From the 7th of April to 12th of May , the world will bear witness to the biggest exercise in democracy, as over an estimated 800 million eligible voters in India heads to the polls to select their representatives to the 543 member, lower house of parliament : the Lok Sabha. Never a dull event, this election cycle is no exception: an incumbent Congress Party comes into the election with India suffering the lowest growth in decades under their watch and many questioning their choice in leadership in the princeling, Rahul Gandhi; the main opposition the Bharatiya Janata Party looks to capitalize on a weak Congress, under the leadership of Narendra Modi, the controversial chief minister of Gujarat state , admired by the Indian business community for his strong record on growth in the state ; meanwhile the new anti-corruption party ,the (common man) Aam Aadmi Party is posing a rare challenge to the establishment .
Indian democracy is hardly flawless . Corruption,dynastic rule,populist politics and above all a fragmented political system has produced stalemate in so many of it’s important political decisions . Yet one of the biggest blotches on the Indian democratic system is the alarming number of individuals with criminal records in the Indian parliament and its political system in general. In the 15th Lok Sabha, currently in session, 30% of the sitting MPs has criminal cases pending against them. The rap sheet ranges from misdemeanors to felony charges; including, murder, rape and assault. However this is not only limited to the federal level ; as Milan Vaishnav  explains ,representatives with criminal records are expected to be around comparable levels at the state, local and municipal bodies . While the Indian law has safeguards to prevent individuals faced with criminal convictions from contesting elections, the notoriously slow legal system has allowed many to slip out of the system to hold political positions with charges pending for years if not decades .A 2012 study by Bhaskar Dutta and Poonam Gupta looks at this topic , and they raises two questions related to the rise in politicians with criminal records : the first , how does voters response to candidates with criminal records ? and second , why do parties nominate individuals with criminal record? To answer the first question they tested for whether the voters treated the candidates with criminal charges any differently from the other candidates. In their empirical analysis of voting for the 2009 Lok Sabha elections they showed that voters did indeed penalize candidates with criminal records, all else being equal. However this negative effect on vote share is dampened, if not reversed by two other factors: the presence of other candidate with criminal records , and the wealth of the candidate . A candidate’s wealth was found to be especially important , since it means funding for campaigns to reach their constituents and increase their vote share. Vaishnav  thinks their is an additional factor to this . As he argues in certain regions with weak rule of law and divisions along ethnic, religious and cast lines , a criminal history could be perceived as a signal that these individuals could serve the interest of their constituents by all means , including force.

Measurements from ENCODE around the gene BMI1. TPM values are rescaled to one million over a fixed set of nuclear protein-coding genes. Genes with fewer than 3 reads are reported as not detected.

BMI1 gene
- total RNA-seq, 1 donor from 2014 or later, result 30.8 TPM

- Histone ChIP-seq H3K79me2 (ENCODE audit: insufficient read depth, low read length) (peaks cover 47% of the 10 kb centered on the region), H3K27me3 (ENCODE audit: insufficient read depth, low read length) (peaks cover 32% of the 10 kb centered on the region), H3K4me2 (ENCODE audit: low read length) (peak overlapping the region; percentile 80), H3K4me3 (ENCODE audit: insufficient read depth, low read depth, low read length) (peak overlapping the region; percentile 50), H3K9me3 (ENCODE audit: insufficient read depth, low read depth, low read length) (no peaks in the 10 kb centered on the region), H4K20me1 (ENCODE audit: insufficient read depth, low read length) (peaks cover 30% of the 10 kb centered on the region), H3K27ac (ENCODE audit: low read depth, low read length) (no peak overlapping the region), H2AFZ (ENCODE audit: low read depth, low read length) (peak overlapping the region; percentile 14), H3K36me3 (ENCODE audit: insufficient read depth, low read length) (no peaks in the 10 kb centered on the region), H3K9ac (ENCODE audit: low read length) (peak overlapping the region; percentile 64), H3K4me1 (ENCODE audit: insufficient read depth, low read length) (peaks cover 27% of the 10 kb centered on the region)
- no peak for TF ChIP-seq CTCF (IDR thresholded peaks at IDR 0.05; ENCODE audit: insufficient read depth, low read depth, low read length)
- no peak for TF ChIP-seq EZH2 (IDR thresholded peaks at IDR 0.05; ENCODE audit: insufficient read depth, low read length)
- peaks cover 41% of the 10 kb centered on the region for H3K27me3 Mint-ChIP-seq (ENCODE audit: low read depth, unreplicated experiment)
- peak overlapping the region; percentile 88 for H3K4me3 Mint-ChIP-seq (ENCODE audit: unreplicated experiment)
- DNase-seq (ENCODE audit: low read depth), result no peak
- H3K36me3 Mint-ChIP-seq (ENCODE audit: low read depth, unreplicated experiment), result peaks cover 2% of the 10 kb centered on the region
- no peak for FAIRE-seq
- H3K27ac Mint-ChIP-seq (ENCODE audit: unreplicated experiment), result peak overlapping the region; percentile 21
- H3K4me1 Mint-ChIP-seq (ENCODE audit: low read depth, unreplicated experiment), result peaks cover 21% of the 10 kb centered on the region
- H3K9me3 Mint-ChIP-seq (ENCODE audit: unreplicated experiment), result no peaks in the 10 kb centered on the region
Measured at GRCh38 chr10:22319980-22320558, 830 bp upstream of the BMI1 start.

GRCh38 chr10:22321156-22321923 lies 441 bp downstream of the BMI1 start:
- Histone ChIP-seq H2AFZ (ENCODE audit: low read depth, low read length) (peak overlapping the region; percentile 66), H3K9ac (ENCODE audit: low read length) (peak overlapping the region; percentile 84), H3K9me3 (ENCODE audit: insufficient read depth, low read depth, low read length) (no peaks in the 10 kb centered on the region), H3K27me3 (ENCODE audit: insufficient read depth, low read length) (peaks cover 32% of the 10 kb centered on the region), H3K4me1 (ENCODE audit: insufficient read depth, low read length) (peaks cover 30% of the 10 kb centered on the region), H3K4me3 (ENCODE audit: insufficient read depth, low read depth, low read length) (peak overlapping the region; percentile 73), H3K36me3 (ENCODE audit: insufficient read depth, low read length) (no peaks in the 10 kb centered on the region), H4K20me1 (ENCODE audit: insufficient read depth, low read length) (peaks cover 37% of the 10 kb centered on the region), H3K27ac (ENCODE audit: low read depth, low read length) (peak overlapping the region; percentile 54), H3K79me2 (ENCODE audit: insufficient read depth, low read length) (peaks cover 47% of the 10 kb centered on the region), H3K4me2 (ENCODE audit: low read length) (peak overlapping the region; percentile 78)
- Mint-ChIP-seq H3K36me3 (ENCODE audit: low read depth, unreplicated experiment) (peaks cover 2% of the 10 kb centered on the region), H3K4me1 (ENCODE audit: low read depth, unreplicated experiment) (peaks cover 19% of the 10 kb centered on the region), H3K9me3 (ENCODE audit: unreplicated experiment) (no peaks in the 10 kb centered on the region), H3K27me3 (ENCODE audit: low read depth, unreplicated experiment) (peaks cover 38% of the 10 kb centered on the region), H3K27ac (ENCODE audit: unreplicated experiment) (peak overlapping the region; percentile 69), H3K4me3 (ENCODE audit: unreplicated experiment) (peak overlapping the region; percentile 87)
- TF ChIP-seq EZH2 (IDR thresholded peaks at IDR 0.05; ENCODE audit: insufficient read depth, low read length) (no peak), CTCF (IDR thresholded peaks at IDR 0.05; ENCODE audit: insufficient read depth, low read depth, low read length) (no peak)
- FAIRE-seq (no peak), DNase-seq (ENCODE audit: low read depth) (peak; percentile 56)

As for the second question , Dutta and Gupta  speculates that the parties nominate individuals with criminal charges because these individuals are more eager to earn the nomination to begin with ; the primary motivation for seeking office being the influence and clout that they could gain ,through which they could influence the criminal proceedings against themselves. Another factor that Dutta and Gupta  identifies as significant in criminals securing party nominations is again their wealth . As Vaishnav  explains as India’s population has grown , political competition has increased and voters expectations for gifts and handouts have inflated , financing an election has become a costlier. Their ability to bankroll India’s cash-strapped political parties , can largely explain how unscrupulous individuals are able to secure party nominations.As for the upcoming elections , one could wonder how much difference five years could have made in altering the voting patterns , let along the political system. As Dutta and Gupta  notes, experience elsewhere in the world has shown that the voters who have more information does penalize candidates with poor records. The further proliferation of cable TV and telecommunication in India has allowed information to become more widely available , something that could have an effect on voters decisions. However, the issues is much more complex, India would need to build it’s institutions : strengthen campaign financing laws, improve transparency and solve the multitude of issues in it’s judicial system to speed up the rule of law , if it is to root out the problem.
 Dutta, Bhaskar, & Gupta, Poonam. (2012). How Do Indian Voters Respond to Candidates with Criminal Charges: Evidence from the 2009 Lok Sabha Elections. MPRA Paper. http://mpra.ub.uni-muenchen.de/38417/
 Vaishnav, Milan. (2014, 24 January). Crime but No Punishment in Indian Elections. Retrieved 21 March, from http://carnegieendowment.org/2014/01/24/crime-but-no-punishment-in-indian-elections/gz9k